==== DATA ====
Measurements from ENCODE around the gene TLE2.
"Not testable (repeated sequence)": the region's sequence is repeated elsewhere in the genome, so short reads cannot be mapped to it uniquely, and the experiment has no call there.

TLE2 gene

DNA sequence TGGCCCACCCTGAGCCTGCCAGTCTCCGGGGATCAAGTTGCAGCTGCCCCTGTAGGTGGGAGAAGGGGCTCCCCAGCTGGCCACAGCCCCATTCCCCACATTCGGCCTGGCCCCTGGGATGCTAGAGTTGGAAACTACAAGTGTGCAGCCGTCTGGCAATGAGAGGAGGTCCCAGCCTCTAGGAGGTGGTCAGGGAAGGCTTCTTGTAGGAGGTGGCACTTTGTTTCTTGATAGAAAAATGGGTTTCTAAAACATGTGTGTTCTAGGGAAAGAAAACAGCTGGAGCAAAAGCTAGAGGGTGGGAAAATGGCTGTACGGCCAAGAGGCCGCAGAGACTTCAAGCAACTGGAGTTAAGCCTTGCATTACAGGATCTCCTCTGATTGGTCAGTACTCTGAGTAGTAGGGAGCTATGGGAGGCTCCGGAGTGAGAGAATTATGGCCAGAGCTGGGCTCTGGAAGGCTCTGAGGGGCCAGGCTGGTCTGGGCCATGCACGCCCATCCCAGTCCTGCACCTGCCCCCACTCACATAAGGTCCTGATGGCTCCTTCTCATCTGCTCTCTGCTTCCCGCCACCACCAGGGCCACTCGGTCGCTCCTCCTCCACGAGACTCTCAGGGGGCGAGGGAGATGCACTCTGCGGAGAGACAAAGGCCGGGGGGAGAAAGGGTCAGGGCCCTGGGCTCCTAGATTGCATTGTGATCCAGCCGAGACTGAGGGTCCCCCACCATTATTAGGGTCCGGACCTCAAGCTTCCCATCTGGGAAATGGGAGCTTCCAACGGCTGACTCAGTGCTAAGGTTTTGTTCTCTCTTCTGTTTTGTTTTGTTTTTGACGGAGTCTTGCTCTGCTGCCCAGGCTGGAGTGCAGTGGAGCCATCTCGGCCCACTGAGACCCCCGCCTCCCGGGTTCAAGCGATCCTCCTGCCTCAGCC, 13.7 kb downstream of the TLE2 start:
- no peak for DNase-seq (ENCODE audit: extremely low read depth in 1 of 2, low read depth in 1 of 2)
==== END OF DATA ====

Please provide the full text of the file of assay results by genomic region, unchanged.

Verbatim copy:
Measurements from ENCODE around the gene TLE2.
"Not testable (repeated sequence)": the region's sequence is repeated elsewhere in the genome, so short reads cannot be mapped to it uniquely, and the experiment has no call there.

TLE2 gene

DNA sequence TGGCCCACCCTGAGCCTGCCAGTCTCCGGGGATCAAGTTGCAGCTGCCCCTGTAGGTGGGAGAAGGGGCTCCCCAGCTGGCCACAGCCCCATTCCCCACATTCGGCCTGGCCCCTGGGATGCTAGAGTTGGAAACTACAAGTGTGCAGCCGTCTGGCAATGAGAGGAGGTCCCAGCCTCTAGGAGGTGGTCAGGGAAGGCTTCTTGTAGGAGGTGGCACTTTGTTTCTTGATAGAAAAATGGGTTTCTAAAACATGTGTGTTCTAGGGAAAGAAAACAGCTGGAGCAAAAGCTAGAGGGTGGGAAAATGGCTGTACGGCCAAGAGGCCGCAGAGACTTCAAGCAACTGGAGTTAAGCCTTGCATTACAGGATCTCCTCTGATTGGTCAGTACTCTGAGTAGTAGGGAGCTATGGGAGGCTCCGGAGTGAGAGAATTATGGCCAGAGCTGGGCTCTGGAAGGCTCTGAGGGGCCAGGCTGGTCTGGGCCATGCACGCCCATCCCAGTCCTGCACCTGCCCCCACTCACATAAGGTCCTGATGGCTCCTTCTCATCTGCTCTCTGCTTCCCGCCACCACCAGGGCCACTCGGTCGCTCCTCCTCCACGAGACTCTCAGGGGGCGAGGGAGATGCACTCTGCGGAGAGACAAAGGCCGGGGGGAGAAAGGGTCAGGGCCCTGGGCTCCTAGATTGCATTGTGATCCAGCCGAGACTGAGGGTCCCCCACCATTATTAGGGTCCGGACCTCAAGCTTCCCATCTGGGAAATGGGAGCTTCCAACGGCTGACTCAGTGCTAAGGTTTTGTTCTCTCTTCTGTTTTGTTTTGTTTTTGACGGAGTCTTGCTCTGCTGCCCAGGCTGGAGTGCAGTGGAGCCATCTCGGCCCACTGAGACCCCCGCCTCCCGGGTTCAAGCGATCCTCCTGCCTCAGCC, 13.7 kb downstream of the TLE2 start:
- no peak for DNase-seq (ENCODE audit: extremely low read depth in 1 of 2, low read depth in 1 of 2)